Political stability, managed inflation, and support plans for the most vulnerable social groups and businesses could ensure a financially stable year in Bulgaria, according to Tsvetkova Bebov & Partners Managing Partner Nikolay Bebov.
"Last year was very interesting from a political perspective, as three parliamentary elections were held in Bulgaria," Bebov explains. "We had ‘regular’ elections in spring, which could not produce a stable configuration of the parliament, leading to two additional extraordinary elections. Finally, in November 2021, it was possible to elect a working parliament, with a coalition of four political parties, which put up a government in December. At the moment, we have a normal parliamentary process with the involvement of the opposition parties."
Bebov points out that the new parliament has to address some urgent legislative issues. "We still don’t have legislation regarding the budget for the year 2022. In normal circumstances, it would have been approved by November or December of the preceding year, but now we have to wait for a few more months until it is voted." However, Bebov says that the legislation provides for some interim arrangements for such cases, enabling a rather smooth transition.
"The new parliament is also aiming to implement some structural reforms, to improve judiciary and the efficiency of public administration, and to address problems with corruption," he says. "In addition, Bulgaria is joining the global trend to adopt measures to shift towards a green economy. However, such issues require not only a consensus on the legislative level but also a technocratic approach."
The business and social climate in Bulgaria is not very different from the rest of the region or even the world, Bebov notes. "COVID-19 remains a challenge for the health system, for the educational system, for budget spending, as well as for many businesses. Bulgaria also needs to improve the rate of vaccination compared with other EU countries. And the risks for further lockdowns may not be ruled out, even though COVID-related restrictions in Bulgaria remain mild."
According to him, "one of the most common negative trends in Bulgaria is the increased gas and energy prices, putting most of the energy-consuming industries in a very difficult position. The industries have to implement measures to maintain profit margins and manage costs." At the same time, he points out that the government is "under pressure to provide energy-related compensations to such industries heavily affected by current restrictions."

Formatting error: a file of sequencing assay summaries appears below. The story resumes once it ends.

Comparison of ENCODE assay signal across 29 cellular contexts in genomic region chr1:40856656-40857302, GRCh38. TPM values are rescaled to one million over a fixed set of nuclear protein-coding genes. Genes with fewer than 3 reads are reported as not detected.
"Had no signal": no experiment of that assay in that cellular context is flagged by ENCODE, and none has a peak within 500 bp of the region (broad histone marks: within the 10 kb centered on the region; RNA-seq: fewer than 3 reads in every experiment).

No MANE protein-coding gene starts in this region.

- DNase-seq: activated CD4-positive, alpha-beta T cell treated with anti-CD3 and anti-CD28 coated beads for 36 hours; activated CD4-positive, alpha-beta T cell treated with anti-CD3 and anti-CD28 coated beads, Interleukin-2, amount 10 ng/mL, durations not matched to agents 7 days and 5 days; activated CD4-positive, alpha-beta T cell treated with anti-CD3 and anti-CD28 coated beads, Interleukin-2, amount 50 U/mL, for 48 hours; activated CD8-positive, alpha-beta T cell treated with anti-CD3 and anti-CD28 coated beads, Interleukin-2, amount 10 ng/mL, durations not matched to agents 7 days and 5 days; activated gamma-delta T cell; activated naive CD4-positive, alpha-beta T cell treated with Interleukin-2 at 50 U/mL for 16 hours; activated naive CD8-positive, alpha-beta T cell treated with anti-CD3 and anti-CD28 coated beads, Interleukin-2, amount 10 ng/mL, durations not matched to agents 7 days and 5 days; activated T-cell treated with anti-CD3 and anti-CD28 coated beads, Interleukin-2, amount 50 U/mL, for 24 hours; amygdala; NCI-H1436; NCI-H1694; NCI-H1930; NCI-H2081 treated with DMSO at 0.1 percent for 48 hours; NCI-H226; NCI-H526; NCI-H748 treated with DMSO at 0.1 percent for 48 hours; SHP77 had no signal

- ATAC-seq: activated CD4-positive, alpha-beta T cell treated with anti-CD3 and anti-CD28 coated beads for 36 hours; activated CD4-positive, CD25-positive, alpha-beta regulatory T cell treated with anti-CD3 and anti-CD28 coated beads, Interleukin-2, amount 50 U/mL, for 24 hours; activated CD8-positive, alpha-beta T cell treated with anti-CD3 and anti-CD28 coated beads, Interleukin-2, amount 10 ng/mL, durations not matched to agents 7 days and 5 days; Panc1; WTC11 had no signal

"Overall, like elsewhere, we have the biggest inflation numbers compared to the past years,” Bebov adds, noting that it has created challenges for the population, businesses, and the government, and led to increased public spending. However, he notes that "Bulgaria has a stable financial position and a low amount of external debts. On top of that, Bulgaria is economically and financially integrated into the EU. Therefore, we believe that the inflation rate will not be much different compared to other EU countries." Bebov points out, that as of January 1, 2024, Bulgaria plans to switch its currency from LEV to EUR, providing additional financial safeguards for the country.
"Another longer-term challenge is the Bulgarian demographics, in particular, decreased number of the population, aging, and increased migration rates," he says. "This problem has become particularly noticeable after several waves of the pandemic. A few governments in the past, as well as the current government, have been discussing the measures to stop these negative trends and to propose measures such as tax benefits for families which have more children, but these are rather strategies than specific plans."